30. A 3-hydroxypyrid-2-one or 3-hydroxypyrid-4-one in which the hydrogen atom attached to the nitrogen atom is replaced by an aliphatic acyl group, an aliphatic hydrocarbon group, or an aliphatic hydrocarbon group substituted by one or more substituents by one or more substituents selected from aliphatic acyl, alkoxy, aliphatic amide, aliphatic ester, halogen and hydroxy groups, and wherein one or more of the hydrogen atoms attached to ring carbon atoms can be replaced by an aliphatic acyl, alkoxy, aliphatic amide, aliphatic ester, halogen or hydroxy group, an aliphatic hydrocarbon group, or an aliphatic hydrocarbon group substituted by an alkoxy, aliphatic ester, halogen or hydroxy group, at least one hydrogen atom attached to either a nitrogen or a carbon atom being replaced by an aliphatic hydrocarbon group substituted by an aliphatic amide group, or by an aliphatic amide group, respectively, or a salt thereof containing a physiologically acceptable cation, the 3-hydroxypyridone or salt thereof being linked to a support material through said amide group.
31. A 3-hydroxypryd-2-one or 3-hydroxypyrid-4-one according to claim 30, in which the hydrogen atom attached to the nitrogen atom is replaced by a C1-8 aliphatic hydrocarbon group substituted by an aliphatic amide group and wherein one or more of the hydrogen atoms attached to ring carbon atoms can be replaced by a C1-6 aliphatic hydrocarbon group.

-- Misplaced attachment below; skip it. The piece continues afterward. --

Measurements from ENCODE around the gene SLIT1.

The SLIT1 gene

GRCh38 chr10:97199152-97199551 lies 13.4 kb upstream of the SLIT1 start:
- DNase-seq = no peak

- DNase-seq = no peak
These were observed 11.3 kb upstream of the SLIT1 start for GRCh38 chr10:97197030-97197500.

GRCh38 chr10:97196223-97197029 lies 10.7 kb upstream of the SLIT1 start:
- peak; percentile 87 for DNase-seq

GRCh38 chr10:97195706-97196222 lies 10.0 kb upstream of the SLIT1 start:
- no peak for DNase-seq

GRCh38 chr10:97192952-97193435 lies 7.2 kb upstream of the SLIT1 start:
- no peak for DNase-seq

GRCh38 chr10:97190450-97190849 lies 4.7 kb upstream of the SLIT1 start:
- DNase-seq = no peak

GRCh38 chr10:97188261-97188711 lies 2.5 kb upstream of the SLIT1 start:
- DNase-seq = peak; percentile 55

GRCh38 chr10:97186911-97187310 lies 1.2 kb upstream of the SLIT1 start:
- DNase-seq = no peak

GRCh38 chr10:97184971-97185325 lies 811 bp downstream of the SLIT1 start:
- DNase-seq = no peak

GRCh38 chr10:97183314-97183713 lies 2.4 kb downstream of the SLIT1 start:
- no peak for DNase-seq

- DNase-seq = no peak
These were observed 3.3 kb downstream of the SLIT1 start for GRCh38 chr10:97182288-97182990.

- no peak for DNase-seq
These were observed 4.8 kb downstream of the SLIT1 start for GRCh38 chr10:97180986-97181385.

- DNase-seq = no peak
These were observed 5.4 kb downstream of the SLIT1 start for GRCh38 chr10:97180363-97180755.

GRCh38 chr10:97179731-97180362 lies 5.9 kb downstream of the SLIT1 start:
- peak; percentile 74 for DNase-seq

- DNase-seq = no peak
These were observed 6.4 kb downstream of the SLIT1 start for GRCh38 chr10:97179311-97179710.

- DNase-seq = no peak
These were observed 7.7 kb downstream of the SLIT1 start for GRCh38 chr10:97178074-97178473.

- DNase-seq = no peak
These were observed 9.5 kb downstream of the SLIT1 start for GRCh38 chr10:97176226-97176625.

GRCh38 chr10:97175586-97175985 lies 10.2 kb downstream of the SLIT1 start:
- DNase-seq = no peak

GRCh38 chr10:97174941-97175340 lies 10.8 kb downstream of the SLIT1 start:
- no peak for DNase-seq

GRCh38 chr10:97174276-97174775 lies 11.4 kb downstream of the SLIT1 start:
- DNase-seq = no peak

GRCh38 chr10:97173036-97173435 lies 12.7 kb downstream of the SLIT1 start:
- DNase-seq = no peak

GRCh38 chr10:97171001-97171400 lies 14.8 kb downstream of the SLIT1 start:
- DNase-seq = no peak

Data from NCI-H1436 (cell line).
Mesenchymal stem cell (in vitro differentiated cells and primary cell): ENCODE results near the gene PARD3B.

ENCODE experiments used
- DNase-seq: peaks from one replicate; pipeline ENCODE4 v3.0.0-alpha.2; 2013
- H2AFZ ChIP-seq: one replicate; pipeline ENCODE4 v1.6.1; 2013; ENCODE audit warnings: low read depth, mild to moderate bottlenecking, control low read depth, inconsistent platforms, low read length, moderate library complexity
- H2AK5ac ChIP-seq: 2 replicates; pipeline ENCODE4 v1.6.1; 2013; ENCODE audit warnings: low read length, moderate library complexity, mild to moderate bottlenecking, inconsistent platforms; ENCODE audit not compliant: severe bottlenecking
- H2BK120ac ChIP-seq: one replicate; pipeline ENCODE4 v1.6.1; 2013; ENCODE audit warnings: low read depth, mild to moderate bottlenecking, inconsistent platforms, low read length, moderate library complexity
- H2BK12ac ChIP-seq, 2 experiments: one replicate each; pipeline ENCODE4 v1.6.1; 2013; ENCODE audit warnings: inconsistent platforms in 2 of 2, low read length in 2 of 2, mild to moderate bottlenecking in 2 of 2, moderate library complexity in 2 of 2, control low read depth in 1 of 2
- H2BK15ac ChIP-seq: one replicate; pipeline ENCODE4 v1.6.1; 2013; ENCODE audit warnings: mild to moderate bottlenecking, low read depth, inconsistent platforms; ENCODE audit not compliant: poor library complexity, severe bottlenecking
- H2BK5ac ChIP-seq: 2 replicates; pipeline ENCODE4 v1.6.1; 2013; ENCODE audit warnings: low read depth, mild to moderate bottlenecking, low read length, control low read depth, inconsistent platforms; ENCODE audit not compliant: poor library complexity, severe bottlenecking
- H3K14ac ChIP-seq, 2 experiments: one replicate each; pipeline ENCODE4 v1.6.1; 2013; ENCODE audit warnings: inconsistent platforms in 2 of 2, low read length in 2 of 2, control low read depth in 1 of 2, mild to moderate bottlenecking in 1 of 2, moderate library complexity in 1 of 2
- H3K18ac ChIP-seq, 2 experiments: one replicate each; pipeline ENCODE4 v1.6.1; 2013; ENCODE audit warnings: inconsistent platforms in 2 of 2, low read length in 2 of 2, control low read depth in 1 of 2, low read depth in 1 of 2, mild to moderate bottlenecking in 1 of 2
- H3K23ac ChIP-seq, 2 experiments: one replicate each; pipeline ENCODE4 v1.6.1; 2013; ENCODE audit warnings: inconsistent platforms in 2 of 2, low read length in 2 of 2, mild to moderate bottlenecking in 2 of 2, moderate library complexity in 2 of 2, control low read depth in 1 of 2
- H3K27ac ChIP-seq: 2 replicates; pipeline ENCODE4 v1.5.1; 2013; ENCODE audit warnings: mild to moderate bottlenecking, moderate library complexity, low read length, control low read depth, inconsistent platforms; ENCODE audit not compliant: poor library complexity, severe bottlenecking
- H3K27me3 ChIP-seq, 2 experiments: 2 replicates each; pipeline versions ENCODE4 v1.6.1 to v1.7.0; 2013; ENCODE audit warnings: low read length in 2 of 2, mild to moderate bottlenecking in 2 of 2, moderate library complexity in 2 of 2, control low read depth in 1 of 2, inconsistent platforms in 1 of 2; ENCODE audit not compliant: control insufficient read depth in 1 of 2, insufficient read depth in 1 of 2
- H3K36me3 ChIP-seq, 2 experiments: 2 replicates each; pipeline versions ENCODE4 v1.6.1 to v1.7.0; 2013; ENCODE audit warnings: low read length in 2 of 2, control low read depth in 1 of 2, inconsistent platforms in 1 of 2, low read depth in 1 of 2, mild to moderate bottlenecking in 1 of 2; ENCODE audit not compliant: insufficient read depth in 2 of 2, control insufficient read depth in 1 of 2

32. A method for the treatment of a patient having a toxic concentration of a metal selected from the group consisting of iron, copper, and aluminum in the body which comprises contacting the patient's blood outside the body with a 3-hydroxypyrid-2-one or 3-hydroxypyrid-4-one in which the hydrogen atom attached to the nitrogen atom is replaced by an aliphatic acyl group, an aliphatic hydrocarbon group, or an aliphatic hydrocarbon group substituted by one or more substituents selected from aliphatic acyl, alkoxy, aliphatic amide, aliphatic ester, halogen and hydroxy groups, and wherein one or more of the halogen atoms attached to ring carbon atoms can be replaced by an aliphatic acyl, alkoxy, aliphatic amide, aliphatic ester, halogen or hydroxy group, an aliphatic hydrocarbon group, or an aliphatic hydrocarbon group substituted by an alkoxy, aliphatic ester, halogen or hydroxy group, at least one hydrogen atom attached to either a nitrogen or a carbon atom being replaced by an aliphatic hydrocarbon group substituted by an aliphatic amide group, or by an aliphatic amide group, respectively, or a salt thereof containing a physiologically acceptable cation, the 3-hydroxypyridone or salt thereof being linked to a support material through said amide group.